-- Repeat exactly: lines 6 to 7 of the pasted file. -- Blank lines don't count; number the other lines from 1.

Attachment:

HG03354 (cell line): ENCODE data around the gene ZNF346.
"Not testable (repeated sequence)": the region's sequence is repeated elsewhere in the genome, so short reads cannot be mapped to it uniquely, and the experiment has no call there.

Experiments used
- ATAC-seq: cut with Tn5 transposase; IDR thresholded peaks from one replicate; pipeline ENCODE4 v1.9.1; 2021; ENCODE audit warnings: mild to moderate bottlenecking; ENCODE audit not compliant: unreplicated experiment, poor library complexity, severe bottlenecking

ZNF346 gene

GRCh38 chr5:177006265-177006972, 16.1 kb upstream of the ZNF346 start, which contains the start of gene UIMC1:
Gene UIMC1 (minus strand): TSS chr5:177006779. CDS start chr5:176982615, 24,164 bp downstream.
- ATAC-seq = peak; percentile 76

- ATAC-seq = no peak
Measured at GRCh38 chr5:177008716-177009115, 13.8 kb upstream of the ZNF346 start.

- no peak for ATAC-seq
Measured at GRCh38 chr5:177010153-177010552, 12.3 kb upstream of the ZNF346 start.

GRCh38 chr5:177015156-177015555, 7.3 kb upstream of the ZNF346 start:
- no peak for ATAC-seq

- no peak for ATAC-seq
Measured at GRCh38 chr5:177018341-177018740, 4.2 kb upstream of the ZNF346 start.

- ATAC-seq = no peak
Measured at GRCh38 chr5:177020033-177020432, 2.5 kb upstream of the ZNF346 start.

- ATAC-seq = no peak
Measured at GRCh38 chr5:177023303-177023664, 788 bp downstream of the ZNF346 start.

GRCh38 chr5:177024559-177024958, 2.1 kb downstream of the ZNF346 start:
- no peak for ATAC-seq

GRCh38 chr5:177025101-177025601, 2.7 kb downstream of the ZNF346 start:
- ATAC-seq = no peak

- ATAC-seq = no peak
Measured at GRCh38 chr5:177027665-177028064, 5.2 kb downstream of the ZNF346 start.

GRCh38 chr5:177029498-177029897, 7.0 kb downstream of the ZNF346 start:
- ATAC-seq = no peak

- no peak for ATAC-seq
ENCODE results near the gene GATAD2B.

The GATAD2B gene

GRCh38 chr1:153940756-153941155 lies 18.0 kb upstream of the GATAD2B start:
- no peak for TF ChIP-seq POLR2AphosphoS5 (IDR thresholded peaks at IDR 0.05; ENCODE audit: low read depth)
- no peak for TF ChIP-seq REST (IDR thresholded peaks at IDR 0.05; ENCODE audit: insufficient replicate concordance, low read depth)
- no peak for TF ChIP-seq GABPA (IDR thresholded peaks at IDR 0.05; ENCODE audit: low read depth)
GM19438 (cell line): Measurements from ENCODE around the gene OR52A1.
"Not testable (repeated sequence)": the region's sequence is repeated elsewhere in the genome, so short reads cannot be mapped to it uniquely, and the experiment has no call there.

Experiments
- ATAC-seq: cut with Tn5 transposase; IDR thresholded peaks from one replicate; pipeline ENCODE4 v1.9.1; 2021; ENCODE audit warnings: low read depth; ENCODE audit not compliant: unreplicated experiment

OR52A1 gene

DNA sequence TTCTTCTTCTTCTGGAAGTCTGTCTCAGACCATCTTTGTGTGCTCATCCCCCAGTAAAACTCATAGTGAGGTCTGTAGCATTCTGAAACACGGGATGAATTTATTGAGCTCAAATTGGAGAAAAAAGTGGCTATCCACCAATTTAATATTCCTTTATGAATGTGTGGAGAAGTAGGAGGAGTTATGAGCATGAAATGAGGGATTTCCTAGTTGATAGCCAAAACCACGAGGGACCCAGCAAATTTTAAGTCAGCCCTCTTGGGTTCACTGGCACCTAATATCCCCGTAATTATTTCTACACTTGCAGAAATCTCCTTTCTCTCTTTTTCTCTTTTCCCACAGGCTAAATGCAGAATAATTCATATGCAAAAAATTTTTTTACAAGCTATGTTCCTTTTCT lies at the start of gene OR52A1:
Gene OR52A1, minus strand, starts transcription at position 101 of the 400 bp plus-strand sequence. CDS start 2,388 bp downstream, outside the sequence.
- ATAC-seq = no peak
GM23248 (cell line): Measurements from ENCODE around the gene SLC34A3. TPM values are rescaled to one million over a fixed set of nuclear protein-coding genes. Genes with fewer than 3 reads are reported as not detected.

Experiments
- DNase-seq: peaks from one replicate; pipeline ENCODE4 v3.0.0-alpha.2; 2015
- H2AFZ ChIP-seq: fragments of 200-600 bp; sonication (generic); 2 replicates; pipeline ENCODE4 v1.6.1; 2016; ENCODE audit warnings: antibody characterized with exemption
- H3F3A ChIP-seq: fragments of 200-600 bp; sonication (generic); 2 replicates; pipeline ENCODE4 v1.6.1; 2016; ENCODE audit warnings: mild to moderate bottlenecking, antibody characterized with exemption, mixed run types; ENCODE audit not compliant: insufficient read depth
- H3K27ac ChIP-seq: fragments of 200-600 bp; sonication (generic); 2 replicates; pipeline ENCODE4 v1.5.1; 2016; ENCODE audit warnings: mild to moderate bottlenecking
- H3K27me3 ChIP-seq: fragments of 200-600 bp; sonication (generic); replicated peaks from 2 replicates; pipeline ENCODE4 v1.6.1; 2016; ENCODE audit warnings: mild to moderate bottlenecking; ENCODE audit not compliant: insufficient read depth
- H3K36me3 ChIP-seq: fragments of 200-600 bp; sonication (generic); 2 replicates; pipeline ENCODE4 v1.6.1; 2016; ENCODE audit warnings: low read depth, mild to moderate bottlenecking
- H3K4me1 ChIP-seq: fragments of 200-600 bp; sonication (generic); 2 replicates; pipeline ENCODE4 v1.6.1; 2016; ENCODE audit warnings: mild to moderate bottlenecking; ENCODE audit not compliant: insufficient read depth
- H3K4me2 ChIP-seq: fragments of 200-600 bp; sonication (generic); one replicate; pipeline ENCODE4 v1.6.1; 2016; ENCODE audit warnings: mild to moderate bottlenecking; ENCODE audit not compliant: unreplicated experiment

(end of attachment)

GRCh38 chr5:177006265-177006972, 16.1 kb upstream of the ZNF346 start, which contains the start of gene UIMC1:
Gene UIMC1 (minus strand): TSS chr5:177006779. CDS start chr5:176982615, 24,164 bp downstream.